World of Whatcraft? How gaming has changed – and not changed

Old School vs New School Gaming Advertising

Deja-vu in gaming advertising? Somethings don't change...

I am not a huge gamer. My experience with online gaming is limited to my Rock Band landing 689th place playing a rendition of The Knack’s “My Sharona,” which put us in the top 1% of the overall Xbox community. I’d be lying if I said I wasn’t proud.

Because of this lack of knowledge, my social media class on gaming was a huge eye opening experience. I enjoyed watching my professor Mike run around the virtual world of World of Warcraft (suddenly that ‘Call of Duty’ episode from the office made a lot more sense.) I could not believe there was that many people inside that virtual world at the same time.

The idea of interactive computer games has been around for a while, and although the idea that you are interacting with real people – in real-time – in a virtual world is rather mind-boggling to me, it’s not something I would write home about.

What I do think is fascinating is the idea of using these games to make money, advertise, and promote real-life products.

Inside Second Life, Starwood Hotels established the aloft Hotel, which opened up online months before the real hotel even opened its doors. This fall, Massive‘s video game advertising network added many multi-player games, including World of Warcraft, major EA sports, and Guitar Hero.  Even back in October 2008, a Barack Obama billboard appeared in Burnout Paradise, making him the first Presidential candidate to purchase in-game advertising.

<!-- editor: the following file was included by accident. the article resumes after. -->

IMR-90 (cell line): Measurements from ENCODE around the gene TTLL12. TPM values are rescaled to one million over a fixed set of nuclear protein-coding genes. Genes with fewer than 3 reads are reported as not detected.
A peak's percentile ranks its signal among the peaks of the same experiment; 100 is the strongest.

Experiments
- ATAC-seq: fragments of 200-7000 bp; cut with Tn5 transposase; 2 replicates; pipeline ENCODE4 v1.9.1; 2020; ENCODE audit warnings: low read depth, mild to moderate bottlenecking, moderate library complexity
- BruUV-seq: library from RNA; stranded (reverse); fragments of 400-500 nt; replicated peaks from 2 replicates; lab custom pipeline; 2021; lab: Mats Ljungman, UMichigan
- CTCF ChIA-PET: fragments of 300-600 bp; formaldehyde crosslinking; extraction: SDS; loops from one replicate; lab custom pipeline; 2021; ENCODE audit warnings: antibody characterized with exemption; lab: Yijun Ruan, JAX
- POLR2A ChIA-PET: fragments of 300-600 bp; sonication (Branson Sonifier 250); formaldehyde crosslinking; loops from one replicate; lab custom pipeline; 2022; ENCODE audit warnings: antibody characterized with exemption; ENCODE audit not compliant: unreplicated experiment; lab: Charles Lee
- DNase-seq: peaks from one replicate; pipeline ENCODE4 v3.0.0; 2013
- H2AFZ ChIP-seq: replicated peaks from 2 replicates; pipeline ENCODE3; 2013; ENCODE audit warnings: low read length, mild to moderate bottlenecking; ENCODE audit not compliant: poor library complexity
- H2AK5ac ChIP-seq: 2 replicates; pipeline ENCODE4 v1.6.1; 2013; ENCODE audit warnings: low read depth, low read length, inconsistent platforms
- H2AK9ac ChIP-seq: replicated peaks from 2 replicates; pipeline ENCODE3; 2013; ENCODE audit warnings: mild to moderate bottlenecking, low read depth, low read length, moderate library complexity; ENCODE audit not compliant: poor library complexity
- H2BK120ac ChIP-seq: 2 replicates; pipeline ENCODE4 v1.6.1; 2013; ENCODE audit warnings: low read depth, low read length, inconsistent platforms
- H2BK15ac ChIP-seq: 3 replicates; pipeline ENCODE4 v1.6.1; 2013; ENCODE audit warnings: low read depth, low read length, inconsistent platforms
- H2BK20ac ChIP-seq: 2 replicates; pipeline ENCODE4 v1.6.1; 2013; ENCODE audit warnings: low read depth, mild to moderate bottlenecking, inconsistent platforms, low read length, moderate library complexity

Beyond the video game world, I’ve noticed companies trying to get involved with online games within social networks. The game that stands out to me the most is that of Farmville, the online farming game that allows you to plant, grow, and manage crops. Last October, the game’s maker Zynga advertised a “Sweet Seeds for Haiti” program, allowing players to purchase limited edition sweet potato seeds that never wither and last one week. Half of the proceeds benefit charity. They recently also added in-game pop-ups advertising their other games.

Unofficially, I can also testify that the company BioTech approached Farmville with the idea of having Farmville showcase a special “BioTech seed,” which would grow faster/last longer etc. Farmville responded with a quote of $200,000 for a 2 week promotion. That is ridiculous!

Though this process nevertheless fascinates me, I’ve found it is hardly ground-breaking. In looking back through the years, you can see that these advertisements are nothing new: FIFA_International_Soccer

Above, an Adidas billboard is displayed in the foreground of the 1994 computer game FIFA International Soccer.

Cupa Chups in Zool

Also displayed is a screenshot of the “Sweet World” in Zool for the Amiga system (1992), in which the iconic striped Chupa Chups products can be seen in the background.

As you can see by these screenshots, and even the playful t-shirts above, advertising in games is not a new concept, but it’s one that has certainly evolved over time.

(Something tells me little ol’ Chupa Chups was not submitted to a $200,000 sponsorship fee.)

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